The Rise of Managed Payroll in Australia: A Q&A with Datacom Director Mark McWilliams

In April 2012, Datacom acquired Enterprise Support Asia Pacific (ESAP), a provider of SAP and Software-as-a-Service payroll, human capital management implementation and support services. A year later, these services are being delivered throughDatacom Business Services, an independent entity within Datacom, so organisations no longer have to manage payroll. Director Mark McWilliams spoke with us about how payroll and human capital management are changing in the Australian market and which factors organisations should consider when deciding to outsource these business functions.

Q: Historically, businesses in Australia manage payroll in-house. What have been the reasons for this approach?

A: People don’t tend to change systems like payroll unless they have to due to things like software risk or there is some other compelling commercial reason such as a merger or need for cost reduction. And because back-office systems like payroll don’t get much attention — they don’t generate for the top-line result —, they are very much a case of, “If it isn’t broke, don’t fix it”. So there they are, systems that were implemented over a decade ago, still running quietly in the background.

However, today organisations have come to realise that managing their human capital more effectively can yield massive results for their business, both top line and cost, which then flows to a significant improvement in Net Profit Before Tax (NPBT).

Q: What are some of the areas or functions organisations struggle with when they manage payroll internally?

A: There are several big issues when you manage payroll internally, including:

  • Cost: Systems, depreciation, running costs, compliance costs, software costs, people costs all add up when you manage payroll in-house.
  • Integration: Often, payroll systems are islands of information in the corporate IT landscape, when, in actual fact, they should be a key tool used for critical business decision-making.
  • Business continuity: Often, in-house payroll systems have several single points of failure, especially in businesses with fewer than 1,000 people. Businesses might only have one person to manage payroll because they can’t justify more because of their size, which means that if that person is unavailable for some reason, there is a risk to payroll. All SMEs pretty much have this issue when they manage payroll in-house.

Q: When an organisation chooses to manage payroll internally, research shows it can actually cost more than outsourcing it — why is this the case?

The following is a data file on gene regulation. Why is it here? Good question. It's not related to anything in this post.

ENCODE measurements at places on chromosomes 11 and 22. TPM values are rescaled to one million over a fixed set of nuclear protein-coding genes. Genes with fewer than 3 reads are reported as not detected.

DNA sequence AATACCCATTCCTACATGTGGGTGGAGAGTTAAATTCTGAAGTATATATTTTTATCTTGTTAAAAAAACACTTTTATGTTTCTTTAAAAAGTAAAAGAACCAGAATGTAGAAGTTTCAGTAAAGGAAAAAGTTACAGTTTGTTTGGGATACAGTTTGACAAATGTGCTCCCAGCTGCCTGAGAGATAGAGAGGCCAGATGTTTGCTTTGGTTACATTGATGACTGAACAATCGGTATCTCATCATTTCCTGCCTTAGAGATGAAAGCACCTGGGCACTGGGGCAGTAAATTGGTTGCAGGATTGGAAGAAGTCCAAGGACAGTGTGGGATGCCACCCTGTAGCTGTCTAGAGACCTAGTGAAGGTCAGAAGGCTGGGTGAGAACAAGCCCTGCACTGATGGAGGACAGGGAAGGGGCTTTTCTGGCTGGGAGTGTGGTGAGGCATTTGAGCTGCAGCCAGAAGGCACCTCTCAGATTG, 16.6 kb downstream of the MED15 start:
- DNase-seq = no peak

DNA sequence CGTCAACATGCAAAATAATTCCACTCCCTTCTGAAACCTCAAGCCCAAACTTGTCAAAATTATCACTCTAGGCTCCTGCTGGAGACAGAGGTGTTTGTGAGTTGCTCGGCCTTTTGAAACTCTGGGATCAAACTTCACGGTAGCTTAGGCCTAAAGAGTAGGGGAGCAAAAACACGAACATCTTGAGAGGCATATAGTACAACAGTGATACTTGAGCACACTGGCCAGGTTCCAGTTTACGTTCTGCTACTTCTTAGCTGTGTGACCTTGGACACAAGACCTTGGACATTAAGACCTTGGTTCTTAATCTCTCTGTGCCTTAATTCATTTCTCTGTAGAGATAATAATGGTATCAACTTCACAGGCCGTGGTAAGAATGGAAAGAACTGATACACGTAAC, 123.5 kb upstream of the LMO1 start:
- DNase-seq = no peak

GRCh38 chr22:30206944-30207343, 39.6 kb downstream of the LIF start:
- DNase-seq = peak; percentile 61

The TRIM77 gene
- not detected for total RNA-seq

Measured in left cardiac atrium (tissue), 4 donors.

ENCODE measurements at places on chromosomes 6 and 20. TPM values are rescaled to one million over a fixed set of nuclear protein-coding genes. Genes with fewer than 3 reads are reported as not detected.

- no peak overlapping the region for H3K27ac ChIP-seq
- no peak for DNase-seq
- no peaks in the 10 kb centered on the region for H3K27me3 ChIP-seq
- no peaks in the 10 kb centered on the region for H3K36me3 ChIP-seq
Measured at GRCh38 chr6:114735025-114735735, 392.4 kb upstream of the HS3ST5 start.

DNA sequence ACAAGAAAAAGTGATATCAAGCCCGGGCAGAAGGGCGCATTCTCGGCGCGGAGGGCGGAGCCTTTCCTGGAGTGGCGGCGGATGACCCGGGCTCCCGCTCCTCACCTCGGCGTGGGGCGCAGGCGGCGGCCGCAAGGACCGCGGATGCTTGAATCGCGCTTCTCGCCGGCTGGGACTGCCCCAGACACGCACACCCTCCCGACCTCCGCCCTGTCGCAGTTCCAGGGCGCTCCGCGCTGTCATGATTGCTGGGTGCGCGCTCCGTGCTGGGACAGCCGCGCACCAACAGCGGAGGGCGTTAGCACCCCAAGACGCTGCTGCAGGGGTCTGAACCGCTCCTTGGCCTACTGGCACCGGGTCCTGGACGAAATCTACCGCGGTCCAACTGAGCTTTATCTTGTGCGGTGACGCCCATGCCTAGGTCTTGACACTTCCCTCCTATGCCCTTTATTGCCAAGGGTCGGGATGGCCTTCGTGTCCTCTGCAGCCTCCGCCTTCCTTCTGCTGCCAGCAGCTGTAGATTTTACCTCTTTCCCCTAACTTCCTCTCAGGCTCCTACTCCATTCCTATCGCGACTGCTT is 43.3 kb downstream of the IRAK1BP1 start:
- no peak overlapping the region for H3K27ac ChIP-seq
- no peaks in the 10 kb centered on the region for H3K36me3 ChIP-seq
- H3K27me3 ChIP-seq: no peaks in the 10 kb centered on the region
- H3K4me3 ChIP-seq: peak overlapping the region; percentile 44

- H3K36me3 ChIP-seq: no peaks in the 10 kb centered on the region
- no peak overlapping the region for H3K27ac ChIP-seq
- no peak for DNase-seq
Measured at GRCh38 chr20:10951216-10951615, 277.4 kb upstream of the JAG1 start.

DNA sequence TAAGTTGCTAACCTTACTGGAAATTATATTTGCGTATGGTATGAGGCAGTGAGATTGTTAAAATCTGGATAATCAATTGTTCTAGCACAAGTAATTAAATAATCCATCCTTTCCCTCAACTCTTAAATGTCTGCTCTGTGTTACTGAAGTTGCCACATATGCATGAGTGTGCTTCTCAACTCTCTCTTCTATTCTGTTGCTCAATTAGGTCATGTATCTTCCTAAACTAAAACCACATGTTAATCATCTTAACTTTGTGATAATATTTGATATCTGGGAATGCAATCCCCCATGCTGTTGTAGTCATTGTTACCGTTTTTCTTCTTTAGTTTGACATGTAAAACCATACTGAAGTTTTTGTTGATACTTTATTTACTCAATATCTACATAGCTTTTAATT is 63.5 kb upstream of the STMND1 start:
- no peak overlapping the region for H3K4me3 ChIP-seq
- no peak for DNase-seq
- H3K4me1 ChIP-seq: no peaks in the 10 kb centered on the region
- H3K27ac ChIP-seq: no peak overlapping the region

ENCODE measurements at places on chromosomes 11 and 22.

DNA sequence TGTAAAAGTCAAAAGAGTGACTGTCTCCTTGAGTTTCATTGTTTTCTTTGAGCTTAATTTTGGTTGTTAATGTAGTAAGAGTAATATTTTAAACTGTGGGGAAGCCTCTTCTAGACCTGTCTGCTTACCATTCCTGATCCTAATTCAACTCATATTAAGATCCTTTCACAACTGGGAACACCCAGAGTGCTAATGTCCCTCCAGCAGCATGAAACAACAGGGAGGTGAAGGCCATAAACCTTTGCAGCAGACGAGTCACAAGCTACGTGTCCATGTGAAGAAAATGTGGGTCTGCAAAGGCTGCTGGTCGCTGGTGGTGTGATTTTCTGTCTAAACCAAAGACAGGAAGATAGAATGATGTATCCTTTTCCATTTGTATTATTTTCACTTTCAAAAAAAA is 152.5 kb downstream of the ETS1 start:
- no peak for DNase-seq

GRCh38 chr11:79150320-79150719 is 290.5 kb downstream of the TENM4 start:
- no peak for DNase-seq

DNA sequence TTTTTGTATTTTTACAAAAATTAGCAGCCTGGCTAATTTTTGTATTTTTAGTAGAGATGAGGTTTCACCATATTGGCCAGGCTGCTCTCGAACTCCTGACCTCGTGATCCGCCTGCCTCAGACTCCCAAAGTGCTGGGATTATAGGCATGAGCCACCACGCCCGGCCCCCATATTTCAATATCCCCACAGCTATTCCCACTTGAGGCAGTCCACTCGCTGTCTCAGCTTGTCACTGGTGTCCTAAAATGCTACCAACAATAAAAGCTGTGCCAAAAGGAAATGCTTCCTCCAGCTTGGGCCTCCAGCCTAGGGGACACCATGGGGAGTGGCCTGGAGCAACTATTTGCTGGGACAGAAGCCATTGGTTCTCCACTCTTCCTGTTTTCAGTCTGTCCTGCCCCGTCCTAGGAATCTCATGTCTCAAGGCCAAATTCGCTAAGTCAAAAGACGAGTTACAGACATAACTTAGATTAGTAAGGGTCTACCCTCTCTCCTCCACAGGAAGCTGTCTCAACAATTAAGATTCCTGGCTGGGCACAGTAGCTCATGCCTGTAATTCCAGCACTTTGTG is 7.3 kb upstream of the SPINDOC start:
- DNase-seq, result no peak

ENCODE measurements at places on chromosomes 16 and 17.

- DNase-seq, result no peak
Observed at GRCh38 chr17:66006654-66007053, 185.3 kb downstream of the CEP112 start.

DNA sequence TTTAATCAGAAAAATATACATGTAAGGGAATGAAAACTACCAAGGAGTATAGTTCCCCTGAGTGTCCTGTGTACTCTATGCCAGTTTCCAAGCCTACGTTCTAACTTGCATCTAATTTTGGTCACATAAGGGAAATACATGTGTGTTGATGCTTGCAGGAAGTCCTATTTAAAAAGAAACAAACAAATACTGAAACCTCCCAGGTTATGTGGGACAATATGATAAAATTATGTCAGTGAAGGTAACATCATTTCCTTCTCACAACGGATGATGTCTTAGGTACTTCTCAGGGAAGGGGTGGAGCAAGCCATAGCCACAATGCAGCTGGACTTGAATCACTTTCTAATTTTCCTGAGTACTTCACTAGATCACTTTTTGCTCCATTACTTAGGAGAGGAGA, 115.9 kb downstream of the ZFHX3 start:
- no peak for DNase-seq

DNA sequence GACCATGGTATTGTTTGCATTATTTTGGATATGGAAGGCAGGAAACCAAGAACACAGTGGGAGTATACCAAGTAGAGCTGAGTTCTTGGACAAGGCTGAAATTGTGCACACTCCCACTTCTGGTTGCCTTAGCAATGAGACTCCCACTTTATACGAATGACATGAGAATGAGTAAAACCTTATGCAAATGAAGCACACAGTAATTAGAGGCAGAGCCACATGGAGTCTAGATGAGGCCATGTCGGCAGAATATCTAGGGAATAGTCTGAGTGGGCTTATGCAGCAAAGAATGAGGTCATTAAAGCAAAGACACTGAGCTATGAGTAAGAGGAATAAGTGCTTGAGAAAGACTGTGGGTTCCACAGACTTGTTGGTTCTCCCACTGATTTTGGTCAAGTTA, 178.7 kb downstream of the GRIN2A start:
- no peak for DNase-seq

A: Having to shoulder the burden of 100 per cent of all costs to manage payroll internally is the main driver. For example, if you have a 400-person organisation, you probably need at least one payroll person and somebody in reserve to manage payroll. If it is outsourced, you will likely pay for one third of a person; for the same number of staff, this represents significant savings. Keeping up with legislative compliance is also a significant cost for most businesses that manage payroll in-house. As a single organisation buying a payroll system, there is no scale leverage when negotiating the price for the system. There are no scale benefits when you manage your own payroll system.

Q: For organisations that do decide to outsource payroll, either in a fully-managed or partially-managed capacity, what usually sparks the decision to move ahead?

A: There are a number of drivers that spark the decision to move toward managed payroll:

  • Cost: In our experience, it’s usually 30-per cent cheaper to have a provider manage your payroll due to savings on internal staff, software maintenance and licensing. For every 1,000 employees, that’s likely to be a savings of $5,000 to $7,000 per month.
  • The drive to value human capital management differently: Organisations are being spurred to review systems relating to their people, considering areas such as cost of attrition, training shortages, people development and how best people contribute to corporate performance.
  • Joining a “club”: Many organisations have similar requirements with regard to contract types and complexities in payroll. For example, in healthcare, the unions negotiate very similar arrangements across the country, and often these arrangements are complex to implement when you manage payroll in-house. If a hospital can join with others, it can help reduce risk and cost and improve learnings from like-minded organisations.
  • Risk/compliance: Often, systems will be out-dated or unsupported or unable to implement required legislative requirements. This will necessitate a change.

Stay tuned for Part II of our Q&A with Mark on the shift in how Australian organisations plan to manage payroll. In the meantime, learn more about how DBS can help manage payroll and human capital management for your organisation.

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